The Neanderthal Chronicles Book 1 - Homo Patrius Origins and Turning Points
Using a historical fiction format makes it interesting to learn crucially important concepts that are not well known: 1) Liberty repeatedly defeats tyranny despite impossible odds. 2) The Theory of Evolution collapses when tested scientifically. 3) The significance of the Neanderthal race is revealed in a completely new light. More
The main character, Oliver Brennan, is a university professor who is very motivated to find answers about human origins. Having obtained new information about Neanderthals, he enthusiastically shares this with his students. However, powerful members of the Evolution Establishment don't appreciate his unconventional views, particularly those showing scientific proofs that Neanderthals had longevities spanning hundreds of years. They make sure he gets fired. Recovering by vacationing in Europe, Oliver and his wife Juliet meet several interesting persons who reveal little known aspects of ancient and modern civilizations. They eventually steer the couple toward a very knowledgeable English historian who lives in Gibraltar, Henry Bradley. Oliver, Juliet and Henry become closer, and participate in an archaeological exploration near 18th century fortifications. They dig up several valuable objects, and a diary written by Invincible Armada Captain Ruben Montero in 1588. They are surprised to discover that the English escaped by a hair. The reader learns the economic motivations of the Holy Inquisition. Later on, they find another diary written by the last officer of the Knights Templar, Raymond de Montbard, who describes how a dishonest king transformed the Roman Catholic Church into the largest criminal organization founded up to that time, and paid a heavy price for his transgressions. Oliver and his friends dig up a third diary, written in classical Tibetan. In the 15th century, the chronicler visits marvels that made Tibet the most advanced nation in the world. Moving to the cultural capital of the world, Constantinople, he takes risks in order to bring knowledge and civilization to the West, and participates in a technological breakthrough that launches the Age of Discovery. New diaries turn up, showing that a small group started both the American and the French revolutions; there are new revelations about the sources of money that financed these events. Emperor Napoleon has beaten larger armies many times. Now he's heading the biggest army ever seen in the world. The top Russian general facing him happens to be the only man on Earth who has more brains than the military genius. Marshal Kutuzov wins the war despite stiff opposition from his own side. New documents show the workings of the East India Company and its terrible Opium War. The reader discovers the provenance of the British royal family's fortune. Then there is an encouraging reset of the British Empire toward better outcomes. In the 1930's England's time is up. At the last minute, one man stands up and turns the situation around, against impossible odds.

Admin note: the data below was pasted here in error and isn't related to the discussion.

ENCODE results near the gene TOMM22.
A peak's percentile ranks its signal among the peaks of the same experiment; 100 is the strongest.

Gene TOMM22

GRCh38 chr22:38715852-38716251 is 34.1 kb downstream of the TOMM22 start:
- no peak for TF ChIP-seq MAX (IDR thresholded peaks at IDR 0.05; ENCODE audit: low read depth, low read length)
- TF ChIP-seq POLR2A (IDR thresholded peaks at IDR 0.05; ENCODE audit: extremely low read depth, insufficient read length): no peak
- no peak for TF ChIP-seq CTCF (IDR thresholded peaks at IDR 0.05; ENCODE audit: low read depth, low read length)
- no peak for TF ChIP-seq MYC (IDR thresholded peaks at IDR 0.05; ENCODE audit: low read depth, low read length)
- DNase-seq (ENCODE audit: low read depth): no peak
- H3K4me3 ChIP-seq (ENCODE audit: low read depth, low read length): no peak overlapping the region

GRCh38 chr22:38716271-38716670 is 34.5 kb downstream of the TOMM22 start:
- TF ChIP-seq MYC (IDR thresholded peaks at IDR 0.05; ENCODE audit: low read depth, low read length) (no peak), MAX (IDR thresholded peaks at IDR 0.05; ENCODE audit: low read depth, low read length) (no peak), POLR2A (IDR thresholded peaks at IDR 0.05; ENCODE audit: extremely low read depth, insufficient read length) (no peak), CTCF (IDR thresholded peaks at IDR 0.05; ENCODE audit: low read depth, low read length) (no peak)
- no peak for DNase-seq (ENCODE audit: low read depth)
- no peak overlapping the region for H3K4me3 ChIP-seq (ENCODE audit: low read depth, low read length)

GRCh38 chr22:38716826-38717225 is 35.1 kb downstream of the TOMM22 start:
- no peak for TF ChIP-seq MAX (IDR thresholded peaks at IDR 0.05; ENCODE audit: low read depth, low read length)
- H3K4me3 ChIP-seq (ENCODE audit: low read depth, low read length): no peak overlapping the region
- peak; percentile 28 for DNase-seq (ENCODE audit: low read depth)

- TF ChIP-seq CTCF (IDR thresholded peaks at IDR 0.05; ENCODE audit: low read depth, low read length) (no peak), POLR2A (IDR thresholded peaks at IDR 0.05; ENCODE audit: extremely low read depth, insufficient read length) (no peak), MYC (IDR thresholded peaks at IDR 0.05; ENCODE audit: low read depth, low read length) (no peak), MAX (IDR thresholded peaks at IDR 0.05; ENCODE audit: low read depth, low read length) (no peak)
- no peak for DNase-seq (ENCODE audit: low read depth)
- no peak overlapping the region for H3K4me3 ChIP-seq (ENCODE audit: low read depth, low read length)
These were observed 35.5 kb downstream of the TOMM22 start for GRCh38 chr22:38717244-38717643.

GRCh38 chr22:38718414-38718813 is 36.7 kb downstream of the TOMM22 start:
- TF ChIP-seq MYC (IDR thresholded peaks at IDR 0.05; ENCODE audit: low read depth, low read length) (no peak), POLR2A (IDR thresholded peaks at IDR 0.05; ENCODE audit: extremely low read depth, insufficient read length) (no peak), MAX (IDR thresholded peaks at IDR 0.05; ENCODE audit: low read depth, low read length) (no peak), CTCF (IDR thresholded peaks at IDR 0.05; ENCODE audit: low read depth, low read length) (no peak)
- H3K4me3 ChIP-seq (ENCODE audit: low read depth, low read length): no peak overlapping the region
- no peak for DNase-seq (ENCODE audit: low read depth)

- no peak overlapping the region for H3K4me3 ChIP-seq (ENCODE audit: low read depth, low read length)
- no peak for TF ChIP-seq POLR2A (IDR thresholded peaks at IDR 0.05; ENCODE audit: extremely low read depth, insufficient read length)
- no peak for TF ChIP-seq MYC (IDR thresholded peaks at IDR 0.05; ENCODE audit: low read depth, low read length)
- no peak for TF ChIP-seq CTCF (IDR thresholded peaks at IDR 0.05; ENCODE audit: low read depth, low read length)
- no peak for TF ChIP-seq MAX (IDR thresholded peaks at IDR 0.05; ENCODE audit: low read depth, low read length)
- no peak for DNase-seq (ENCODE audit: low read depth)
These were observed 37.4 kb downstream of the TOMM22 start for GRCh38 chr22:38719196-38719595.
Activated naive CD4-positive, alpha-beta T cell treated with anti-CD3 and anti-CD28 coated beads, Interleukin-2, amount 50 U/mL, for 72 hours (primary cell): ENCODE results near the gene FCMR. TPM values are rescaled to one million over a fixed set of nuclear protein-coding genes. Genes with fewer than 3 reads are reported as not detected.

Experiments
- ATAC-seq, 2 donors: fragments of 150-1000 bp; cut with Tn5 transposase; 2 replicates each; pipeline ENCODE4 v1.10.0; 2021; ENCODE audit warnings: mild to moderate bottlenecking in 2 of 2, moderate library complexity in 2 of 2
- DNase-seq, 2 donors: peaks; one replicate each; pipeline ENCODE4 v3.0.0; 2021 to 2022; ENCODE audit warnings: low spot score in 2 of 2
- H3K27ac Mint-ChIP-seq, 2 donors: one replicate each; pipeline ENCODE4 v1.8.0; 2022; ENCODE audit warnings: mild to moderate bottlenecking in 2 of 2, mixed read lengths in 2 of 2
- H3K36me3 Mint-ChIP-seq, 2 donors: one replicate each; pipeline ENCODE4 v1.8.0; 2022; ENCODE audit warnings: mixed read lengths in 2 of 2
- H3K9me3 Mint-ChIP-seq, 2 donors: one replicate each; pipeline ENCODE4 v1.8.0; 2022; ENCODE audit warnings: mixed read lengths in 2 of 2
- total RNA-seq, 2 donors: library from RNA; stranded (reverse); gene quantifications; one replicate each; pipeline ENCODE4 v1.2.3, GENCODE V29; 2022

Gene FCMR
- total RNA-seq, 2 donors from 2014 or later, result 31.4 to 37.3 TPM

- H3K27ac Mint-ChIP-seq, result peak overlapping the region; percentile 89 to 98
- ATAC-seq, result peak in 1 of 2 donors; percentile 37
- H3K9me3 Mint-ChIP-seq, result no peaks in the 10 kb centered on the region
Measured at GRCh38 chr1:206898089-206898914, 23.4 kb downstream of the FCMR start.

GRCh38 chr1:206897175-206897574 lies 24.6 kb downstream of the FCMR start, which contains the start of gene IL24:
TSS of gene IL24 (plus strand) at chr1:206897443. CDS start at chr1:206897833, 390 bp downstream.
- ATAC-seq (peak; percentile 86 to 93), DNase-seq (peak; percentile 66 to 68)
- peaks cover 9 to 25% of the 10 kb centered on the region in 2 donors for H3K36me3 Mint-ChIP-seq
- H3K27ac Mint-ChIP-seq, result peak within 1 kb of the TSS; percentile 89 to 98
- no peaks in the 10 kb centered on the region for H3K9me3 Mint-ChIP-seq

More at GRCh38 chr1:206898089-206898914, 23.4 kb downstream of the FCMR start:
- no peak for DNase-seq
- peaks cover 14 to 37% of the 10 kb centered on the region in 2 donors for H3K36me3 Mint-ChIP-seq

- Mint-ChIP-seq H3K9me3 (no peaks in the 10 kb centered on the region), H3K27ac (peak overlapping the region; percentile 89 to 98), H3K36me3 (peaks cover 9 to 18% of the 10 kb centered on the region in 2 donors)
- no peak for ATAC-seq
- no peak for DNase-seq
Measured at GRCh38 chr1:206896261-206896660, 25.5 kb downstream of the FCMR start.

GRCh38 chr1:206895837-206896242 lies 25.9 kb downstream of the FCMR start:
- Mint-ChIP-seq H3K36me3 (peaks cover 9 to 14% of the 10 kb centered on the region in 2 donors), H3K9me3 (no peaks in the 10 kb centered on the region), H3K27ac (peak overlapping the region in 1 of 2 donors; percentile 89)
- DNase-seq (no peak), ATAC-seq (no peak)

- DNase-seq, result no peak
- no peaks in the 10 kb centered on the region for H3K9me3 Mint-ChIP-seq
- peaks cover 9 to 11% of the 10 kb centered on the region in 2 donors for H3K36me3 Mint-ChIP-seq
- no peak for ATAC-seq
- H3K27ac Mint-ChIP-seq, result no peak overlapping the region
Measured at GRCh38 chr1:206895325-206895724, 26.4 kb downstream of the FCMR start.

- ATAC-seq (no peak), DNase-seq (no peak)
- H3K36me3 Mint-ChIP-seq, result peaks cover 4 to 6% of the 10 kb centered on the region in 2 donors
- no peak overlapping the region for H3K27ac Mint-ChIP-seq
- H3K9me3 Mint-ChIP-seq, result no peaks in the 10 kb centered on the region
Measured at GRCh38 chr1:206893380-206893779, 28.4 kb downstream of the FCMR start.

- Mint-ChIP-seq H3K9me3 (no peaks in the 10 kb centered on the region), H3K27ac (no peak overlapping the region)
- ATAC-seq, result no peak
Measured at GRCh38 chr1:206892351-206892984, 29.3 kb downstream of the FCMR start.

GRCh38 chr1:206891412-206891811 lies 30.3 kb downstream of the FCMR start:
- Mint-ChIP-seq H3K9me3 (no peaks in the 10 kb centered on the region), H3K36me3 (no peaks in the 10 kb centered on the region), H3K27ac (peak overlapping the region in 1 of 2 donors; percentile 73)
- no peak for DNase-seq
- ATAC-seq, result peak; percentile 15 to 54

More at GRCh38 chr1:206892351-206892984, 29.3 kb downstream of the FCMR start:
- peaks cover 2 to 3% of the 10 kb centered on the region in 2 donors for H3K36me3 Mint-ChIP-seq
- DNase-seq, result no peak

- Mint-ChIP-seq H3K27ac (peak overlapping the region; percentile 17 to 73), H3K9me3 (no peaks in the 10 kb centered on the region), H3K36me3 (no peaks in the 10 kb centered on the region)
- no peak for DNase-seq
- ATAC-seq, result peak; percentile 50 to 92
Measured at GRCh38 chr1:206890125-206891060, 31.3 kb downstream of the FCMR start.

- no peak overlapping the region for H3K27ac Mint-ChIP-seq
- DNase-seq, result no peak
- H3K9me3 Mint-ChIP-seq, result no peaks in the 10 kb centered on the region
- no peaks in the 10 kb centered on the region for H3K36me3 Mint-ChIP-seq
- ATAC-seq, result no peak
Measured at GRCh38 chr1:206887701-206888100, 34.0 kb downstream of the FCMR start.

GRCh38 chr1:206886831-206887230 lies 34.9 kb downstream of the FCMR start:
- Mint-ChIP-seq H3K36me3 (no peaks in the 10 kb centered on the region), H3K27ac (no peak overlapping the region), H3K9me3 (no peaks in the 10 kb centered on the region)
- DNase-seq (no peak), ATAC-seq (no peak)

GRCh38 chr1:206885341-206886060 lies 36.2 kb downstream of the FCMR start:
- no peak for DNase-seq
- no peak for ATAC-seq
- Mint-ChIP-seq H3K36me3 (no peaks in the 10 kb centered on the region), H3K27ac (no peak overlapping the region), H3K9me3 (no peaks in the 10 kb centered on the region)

In Chapter 9, we learn a great deal more about Neanderthals' longevity, superhuman strength, and extraordinary talents. In Chapter 10, Henry sends Oliver and Juliet to meet an unusual character known as Professor MacX. Together they assemble the pieces of the puzzle. The reader understands more in depth the great longevity of our ancestors, and for the first time the clear explanation of the extinction of the Neanderthals. After reading the whole chapter, a thoughtful person understands that the ideology of Evolution cannot withstand a rigorously scientific assessment. Having eloquently and thoroughly demonstrated the collapse of the Theory of Evolution, MacX proposes a version of our origins that fits the indisputable facts. The Epilogue prepares the reader for the next book, entitled 'Book 2, The New Neanderthals'.
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